By Amanda Little
Most people think of the Cliffs of Moher, Blarney Castle, and the Guinness Storehouse when they think of Ireland, but the Emerald Isle has so much more to offer! For those looking for off the beaten path attractions, these ten places will make you feel you’ve discovered your own piece of Ireland.
1. Torc Waterfall, Killarney National Park • Killarney
While trekking through the trails Killarney National Park, you may want to take a 5 minute detour off the N71 Killarney Kenmare road into the woods to find the impressive Torc Waterfall. Feeding from the Owengarriff River and falling over 60 feet into “The Devil’s Punchbowl," Torc Waterfall is a stunning stop on the Kerry walking tour. While it was once a hidden gem, it had become more and more popular over time and may be congested during the summer months.
2. Aran Islands • County Galway
Just a ferry ride away from Galway, the Aran Islands await, full of adventure and beautiful sights. Medieval castles, prehistoric fortresses, beautiful beaches, time-weathered churches and more adorn the three islands. Stop in at Dun Aonghasa, a World Heritage site sitting on the edge of a 300-foot cliff, pick out the cutest bed & breakfast among the islands, or try out Ireland’s newest glamping grounds.
3. Glendalough • County Wicklow
Make sure your camera is ready for one of the most beautiful, tucked away corners of the country. Stop in Glendalough to visit Gleann da Loch, the lake that represents the rugged and wild beauty that the idea of Ireland inspires in most. Even with its popularity, the two lakes tucked into the valley are tranquil and covered in deep forest. You can find the historic settlements of the monks along its shores, and walking there, you can understand why they chose that location.
4. Mourne Mountains • County Down
Find a challenge suited to everybody among the Mourne Mountains. Known for their array of beautiful lakes, gentle slopes, and even challenging climbs, the beauty of the 28 peaks here is easy to find. You could rest along the banks of Murlough Bay, or climb Slieve Donard, the tallest peak, for a fantastic view out over it and the small town of Newcastle. Walkers can pick out easy trails along Butter Mountain, Slieve Corragh and Slieve Lamagan, but all should pack their camera for the journey.
5. Skellig Michael • Skellig Islands
Make the impressive journey to the very top a towering sea crag jutting out of the Atlantic Ocean where you will find the remains of a monastery built by ascetic monks between the sixth and eighth centuries. A dramatic testament to Christian monasticism, the monastery stands as an outstanding if difficult to access UNESCO Heritage attraction off the western edge of the Ivereagh Peninsula in County Kerry.
The monks had returned to the mainland by the thirteenth century, but two lighthouses had been built on the crag by the nineteenth century as it remained a place of pilgrimage. You can catch a glimpse of Skellig Michael in on the silver screen as well as the setting at the end of "Rogue One: A Star Wars Story."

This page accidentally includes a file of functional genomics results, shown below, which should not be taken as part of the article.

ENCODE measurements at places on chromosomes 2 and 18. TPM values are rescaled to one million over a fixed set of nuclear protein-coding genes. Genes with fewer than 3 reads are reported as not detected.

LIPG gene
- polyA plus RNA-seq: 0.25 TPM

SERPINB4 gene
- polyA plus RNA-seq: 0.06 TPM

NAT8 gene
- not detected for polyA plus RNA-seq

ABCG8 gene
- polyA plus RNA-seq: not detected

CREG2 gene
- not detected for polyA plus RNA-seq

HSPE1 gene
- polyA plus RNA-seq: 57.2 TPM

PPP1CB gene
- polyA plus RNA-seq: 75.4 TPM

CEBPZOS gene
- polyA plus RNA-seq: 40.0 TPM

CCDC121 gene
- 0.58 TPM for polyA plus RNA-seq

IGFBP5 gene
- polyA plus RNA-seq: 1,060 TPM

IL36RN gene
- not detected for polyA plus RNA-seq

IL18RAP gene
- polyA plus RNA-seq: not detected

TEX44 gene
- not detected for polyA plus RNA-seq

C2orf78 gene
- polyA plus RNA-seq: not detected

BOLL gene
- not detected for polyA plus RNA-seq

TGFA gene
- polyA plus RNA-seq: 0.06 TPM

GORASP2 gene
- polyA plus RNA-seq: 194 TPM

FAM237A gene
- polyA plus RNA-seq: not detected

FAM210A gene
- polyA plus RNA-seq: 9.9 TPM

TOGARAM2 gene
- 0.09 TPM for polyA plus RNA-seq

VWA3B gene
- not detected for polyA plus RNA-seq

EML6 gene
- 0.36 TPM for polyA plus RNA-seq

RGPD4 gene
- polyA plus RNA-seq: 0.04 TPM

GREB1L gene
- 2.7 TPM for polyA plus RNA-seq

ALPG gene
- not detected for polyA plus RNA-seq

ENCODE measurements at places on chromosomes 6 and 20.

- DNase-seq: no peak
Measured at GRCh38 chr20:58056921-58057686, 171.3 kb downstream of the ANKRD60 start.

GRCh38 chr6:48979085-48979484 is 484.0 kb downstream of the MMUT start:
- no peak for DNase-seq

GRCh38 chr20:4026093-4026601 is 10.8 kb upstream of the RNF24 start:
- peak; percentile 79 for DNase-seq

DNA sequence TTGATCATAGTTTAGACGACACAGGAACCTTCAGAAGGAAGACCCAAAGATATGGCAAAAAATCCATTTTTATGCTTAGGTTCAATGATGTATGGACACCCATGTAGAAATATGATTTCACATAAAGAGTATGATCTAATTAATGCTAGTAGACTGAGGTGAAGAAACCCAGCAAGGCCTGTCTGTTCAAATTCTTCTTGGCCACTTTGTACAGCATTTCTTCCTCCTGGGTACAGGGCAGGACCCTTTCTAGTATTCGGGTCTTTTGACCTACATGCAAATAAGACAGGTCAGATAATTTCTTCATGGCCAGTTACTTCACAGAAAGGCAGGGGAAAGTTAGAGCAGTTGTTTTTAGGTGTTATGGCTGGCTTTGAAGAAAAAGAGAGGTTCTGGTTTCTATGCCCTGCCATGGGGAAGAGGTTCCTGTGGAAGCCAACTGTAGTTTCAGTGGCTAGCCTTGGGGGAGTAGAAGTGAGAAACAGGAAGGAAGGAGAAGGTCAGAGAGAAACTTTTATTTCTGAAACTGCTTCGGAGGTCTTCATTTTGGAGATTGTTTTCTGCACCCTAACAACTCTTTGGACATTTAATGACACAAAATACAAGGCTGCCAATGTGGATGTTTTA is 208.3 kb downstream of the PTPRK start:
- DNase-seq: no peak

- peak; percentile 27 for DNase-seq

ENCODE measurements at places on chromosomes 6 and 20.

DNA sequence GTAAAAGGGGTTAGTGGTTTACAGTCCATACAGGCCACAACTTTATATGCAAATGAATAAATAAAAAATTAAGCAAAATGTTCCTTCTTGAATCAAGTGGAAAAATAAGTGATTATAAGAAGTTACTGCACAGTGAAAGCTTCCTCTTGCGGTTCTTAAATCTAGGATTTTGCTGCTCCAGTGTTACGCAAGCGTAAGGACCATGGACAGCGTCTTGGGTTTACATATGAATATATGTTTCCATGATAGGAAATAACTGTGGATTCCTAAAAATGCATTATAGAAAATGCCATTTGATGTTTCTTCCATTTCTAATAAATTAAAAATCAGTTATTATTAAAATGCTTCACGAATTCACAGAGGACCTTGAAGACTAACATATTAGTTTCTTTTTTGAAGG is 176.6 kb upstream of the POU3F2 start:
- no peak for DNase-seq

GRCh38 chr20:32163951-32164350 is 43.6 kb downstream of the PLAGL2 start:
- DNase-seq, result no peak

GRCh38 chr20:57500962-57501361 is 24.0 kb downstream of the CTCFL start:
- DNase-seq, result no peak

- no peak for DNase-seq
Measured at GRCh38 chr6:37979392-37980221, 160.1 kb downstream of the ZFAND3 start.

When visiting Skellig Micheal, it's best to plan well in advance. Capacity limitations, access issues, and weather conditions can make it quite difficult to get to.
6. Hore Abbey • County Tipperary
Built in the thirteenth century, with changes and additions, including the tower at its center, up until the fiftheenth, Hore Abbey was once inhabited by Cistercian monks and is the only monastery in Ireland to have the cloister to the north of the abbey. Now, the ruins of the monestary are surrounded by fields of sheep and cattle, and can be accessed by the public.
7. Carrick-a-rede Rope Bridge • County Antrim
Look out over the sheer drop as you cross the Carrick-a-Rede rope bridge connecting the tiny island of Carrickarede to the mainland near Ballintoy. The 65 foot long bridge spans the distance, and if you dare to look down, you can see the rocks and water nearly 100 feet below! From the bridge, you can pick out the ancient caverns that dot the cliffs.
It's highly recommended that visitors pre-book before visiting. The bridge is open daily from 9:30am to 6pm.
8. Rock of Dunamase • County Laois
No castle nor church can withstand the Rock of Dunamase. Over the years, many have tried to build their residence or military post on the picturesque hill, but none have lasted. Now, the hill is strewn with ruins that date back for hundreds of years. An archaeological paradise and scenic to wander through, the crumbling remains of history are open to the public to view. Make sure you bring your camera!
9. Caves of Kesh • County Sligo
The Caves of Kesh (or Keash) are easy to see, but a bit more difficult to access, but the adventures to be had among them are well worth the effort. Surrounded by myth and fairy tales, the caves can only be accessed by a steep climb up a hillside filled with stinging nettles. You can explore through the 16 shallow caverns and take in the view from Cormac’s Cave, but there is more if you continue on an even harder climb. Pick your way through caves and foliage to reach King’s Mountain, the top of the hill. Keshcorran’s stone age tomb crowns the very top of the hill. With all of its dramatic views and wearying climb, its easy to see why this was the place of myth.
10. Cuilcagh Trail • County Fermanagh
Nicknamed the "stairway to heaven," the wooden boardwalk on Cuilcagh Mountain has become a social media darling. Opened in July 2015 in order to preserve the area's rare blanket bog, the trail offers stunning scenic views of the surrounding mountain. Be advised: the entire trail is 4.6 miles and a steep climb is required to reach the summit of Cuilcagh Mountain.